The Syndicate

Saint Paul reaches an “agreement” on Cuban North Korean Sopranos-style trash collection.

After 14 months of negotiations, seven contract proposals and 10 drafts, St. Paul officials say they have reached an agreement for coordinated collection with the city’s 15 private waste haulers. The city council will vote on the contract next Wednesday and set rates the following week.

“This contract allows us to provide residents with efficient and equitable service at reasonable and uniform rates,”

The “Reasonable and uniform rate” is, naturally, about $5 a month higher than I’ve been paying for the past five years.

Which will, of course, help pay the salary of at least another DFL-union-dues-paying city employee.

Mayor Chris Coleman said in a written statement. “It also ensures that all current haulers will maintain their market share, which was one of my top priorities. It is the right direction for garbage collection in Saint Paul.”

Bobby Stewart, head of operations with Highland Sanitation, said while he and other haulers had been opposed to coordinated collection, “it is a plan that we can live with and shouldn’t endanger our ability to survive as a business.”

City officials say the proposal incorporates most — though not all — of their 17 goals, from implementing predictable rates and services to reducing the number of trucks on city streets.

Crime is rising.  The city’s tax and employment bases are shrinking.  The achievement gap is among the worst in the nation; the public schools are collapsing.

But hey, we’ve got “coordinated” trash collection.

Saint Paul city government; stupid and worthless.

5 thoughts on “The Syndicate

  1. It also ensures that all current haulers will maintain their market share, which was one of my top priorities.

    In other words, remove competition which drives innovation and keeps prices down. Another failed goobernment-led program. Why do libturds hate environment and their substituents so much? But more importantly, why do sheeople allow themselves to be led by the nose ring into oblivion and servitude?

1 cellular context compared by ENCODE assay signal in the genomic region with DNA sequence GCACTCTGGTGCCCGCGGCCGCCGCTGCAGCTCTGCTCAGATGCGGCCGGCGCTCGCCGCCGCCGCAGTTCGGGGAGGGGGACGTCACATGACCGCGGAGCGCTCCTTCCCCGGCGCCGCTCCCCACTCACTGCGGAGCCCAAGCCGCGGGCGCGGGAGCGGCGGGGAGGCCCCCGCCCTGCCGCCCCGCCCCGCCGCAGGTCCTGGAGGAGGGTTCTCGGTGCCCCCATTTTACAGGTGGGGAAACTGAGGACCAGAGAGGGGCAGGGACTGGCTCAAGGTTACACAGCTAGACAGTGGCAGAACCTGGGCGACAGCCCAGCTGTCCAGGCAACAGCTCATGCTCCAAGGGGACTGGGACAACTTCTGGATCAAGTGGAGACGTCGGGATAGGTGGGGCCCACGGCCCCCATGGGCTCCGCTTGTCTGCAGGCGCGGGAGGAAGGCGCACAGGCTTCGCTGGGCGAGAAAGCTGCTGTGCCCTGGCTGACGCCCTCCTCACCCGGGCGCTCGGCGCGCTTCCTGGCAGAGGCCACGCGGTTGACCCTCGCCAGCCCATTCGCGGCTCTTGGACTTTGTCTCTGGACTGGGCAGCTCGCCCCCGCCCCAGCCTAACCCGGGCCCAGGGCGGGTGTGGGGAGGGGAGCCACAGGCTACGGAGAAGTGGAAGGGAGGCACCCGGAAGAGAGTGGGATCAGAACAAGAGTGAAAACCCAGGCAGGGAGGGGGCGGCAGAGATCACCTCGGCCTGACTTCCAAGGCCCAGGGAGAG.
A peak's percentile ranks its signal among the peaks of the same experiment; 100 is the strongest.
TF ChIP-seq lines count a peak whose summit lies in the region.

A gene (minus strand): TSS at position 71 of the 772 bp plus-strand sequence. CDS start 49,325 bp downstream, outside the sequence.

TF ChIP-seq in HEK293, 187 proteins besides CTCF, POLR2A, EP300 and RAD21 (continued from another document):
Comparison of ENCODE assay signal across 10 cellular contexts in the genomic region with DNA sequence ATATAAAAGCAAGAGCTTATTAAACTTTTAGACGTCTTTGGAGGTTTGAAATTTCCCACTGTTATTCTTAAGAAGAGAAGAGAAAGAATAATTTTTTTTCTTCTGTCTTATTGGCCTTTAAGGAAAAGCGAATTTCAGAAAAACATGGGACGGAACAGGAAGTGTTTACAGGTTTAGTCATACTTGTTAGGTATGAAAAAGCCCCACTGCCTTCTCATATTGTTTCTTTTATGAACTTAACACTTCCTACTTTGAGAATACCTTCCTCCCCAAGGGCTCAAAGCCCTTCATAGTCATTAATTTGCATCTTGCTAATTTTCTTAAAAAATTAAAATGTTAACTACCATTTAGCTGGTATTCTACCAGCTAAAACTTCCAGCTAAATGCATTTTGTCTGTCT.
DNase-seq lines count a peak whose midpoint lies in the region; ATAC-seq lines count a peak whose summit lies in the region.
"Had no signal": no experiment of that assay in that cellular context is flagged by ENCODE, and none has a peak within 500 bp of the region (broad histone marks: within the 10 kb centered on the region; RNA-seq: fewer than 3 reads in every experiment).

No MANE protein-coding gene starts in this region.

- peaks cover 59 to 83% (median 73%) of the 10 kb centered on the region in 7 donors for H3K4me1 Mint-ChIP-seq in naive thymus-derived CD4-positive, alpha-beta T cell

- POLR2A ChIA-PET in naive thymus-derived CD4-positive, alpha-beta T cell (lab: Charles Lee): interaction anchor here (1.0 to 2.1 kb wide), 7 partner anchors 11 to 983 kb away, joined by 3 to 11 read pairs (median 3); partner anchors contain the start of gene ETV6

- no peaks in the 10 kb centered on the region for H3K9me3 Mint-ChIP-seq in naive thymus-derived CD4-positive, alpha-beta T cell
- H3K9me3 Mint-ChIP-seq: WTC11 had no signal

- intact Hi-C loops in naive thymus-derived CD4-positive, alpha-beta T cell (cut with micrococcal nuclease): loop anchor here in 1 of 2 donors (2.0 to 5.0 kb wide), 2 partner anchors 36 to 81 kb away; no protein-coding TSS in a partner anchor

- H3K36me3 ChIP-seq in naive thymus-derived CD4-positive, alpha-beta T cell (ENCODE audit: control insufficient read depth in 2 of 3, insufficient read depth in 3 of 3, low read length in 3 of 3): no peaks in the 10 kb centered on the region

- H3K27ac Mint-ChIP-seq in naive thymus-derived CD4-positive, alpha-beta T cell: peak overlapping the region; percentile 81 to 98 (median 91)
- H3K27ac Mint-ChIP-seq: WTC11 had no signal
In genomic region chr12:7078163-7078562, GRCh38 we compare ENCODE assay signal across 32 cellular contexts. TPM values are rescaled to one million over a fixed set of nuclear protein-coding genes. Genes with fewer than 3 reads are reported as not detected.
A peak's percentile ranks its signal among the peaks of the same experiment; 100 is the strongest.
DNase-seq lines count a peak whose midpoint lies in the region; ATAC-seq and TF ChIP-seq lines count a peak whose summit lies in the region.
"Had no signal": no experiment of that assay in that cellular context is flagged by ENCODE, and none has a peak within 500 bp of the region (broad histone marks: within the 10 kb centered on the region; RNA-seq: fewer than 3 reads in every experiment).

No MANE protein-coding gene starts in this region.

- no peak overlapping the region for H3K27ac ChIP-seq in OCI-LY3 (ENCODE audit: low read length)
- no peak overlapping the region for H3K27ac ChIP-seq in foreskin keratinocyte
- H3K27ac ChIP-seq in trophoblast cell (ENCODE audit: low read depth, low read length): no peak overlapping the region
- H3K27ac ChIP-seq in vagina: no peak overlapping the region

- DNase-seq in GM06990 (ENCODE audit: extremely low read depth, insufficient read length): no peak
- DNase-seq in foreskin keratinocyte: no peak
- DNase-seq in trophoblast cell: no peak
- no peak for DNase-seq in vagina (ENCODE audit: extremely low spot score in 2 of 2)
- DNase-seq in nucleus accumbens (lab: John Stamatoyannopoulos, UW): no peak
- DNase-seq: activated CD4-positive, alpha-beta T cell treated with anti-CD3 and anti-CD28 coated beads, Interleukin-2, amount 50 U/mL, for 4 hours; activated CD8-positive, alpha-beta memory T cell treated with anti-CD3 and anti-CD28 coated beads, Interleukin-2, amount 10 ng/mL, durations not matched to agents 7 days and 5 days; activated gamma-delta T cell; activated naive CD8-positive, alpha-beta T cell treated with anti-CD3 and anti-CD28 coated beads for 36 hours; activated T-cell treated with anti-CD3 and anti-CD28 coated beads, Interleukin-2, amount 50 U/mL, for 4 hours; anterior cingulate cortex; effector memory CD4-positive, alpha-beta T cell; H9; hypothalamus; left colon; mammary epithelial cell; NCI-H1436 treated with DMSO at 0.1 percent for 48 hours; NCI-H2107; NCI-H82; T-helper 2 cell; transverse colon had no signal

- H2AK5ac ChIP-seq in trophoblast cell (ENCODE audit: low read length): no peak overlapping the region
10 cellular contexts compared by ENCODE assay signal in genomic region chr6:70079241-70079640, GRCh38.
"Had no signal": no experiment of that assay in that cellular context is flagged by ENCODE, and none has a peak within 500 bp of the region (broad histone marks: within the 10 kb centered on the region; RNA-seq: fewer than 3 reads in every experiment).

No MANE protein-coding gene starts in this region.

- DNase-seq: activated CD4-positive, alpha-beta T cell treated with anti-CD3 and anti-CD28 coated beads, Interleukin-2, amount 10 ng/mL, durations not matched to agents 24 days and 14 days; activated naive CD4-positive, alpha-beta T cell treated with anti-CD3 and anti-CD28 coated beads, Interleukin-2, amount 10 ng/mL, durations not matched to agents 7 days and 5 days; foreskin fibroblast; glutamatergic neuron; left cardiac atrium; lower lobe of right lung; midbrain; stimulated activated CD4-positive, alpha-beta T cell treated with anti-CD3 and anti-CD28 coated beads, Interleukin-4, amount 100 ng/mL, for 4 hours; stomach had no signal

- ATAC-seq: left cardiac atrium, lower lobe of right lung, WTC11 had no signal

2. For the first decade that I was in practice, I had the contract to serve as City Attorney for several small cities in central Minnesota. When city councils contemplated organized garbage collection to cut down on truck traffic to save the streets, the City Engineer would point out the problem is heavy vehicles making twice-a-day trips when load limits are on – those are the vehicles that tear up the streets. Not garbage trucks. Busses. You want to save the streets? Make your kids walk to school. When challenged, he’d point to bus stops – the street in front of a bus stop is always beat up, just in that one spot, because that’s where the heavy vehicle goes.

    Didn’t do any good to speak the truth – nobody wanted to hear it. They just wanted those damned garbage trucks off the streets.

    On the other hand, it’s nice that Mayor Coleman admits “It also ensures that all current haulers will maintain their market share . . . .” Creating barriers to new firms entering the market to offer better service at lower prices, that’s the St. Paul way. It worked so well with the Comcast cable franchise.
    .

  3. If only the buses went just twice a day. Typically we’re talking 10-20 times per day, plus school buses, FedEx, Post Office, UPS…..

    ….and really, if big trucks do a disproportionate amount of damage, akin to that of city buses, we do have the possibility that we could impose stiff taxes and registration fees to cover that damage.

    And yes, in calculating the cost of transit, we need to impose these on city buses, too.

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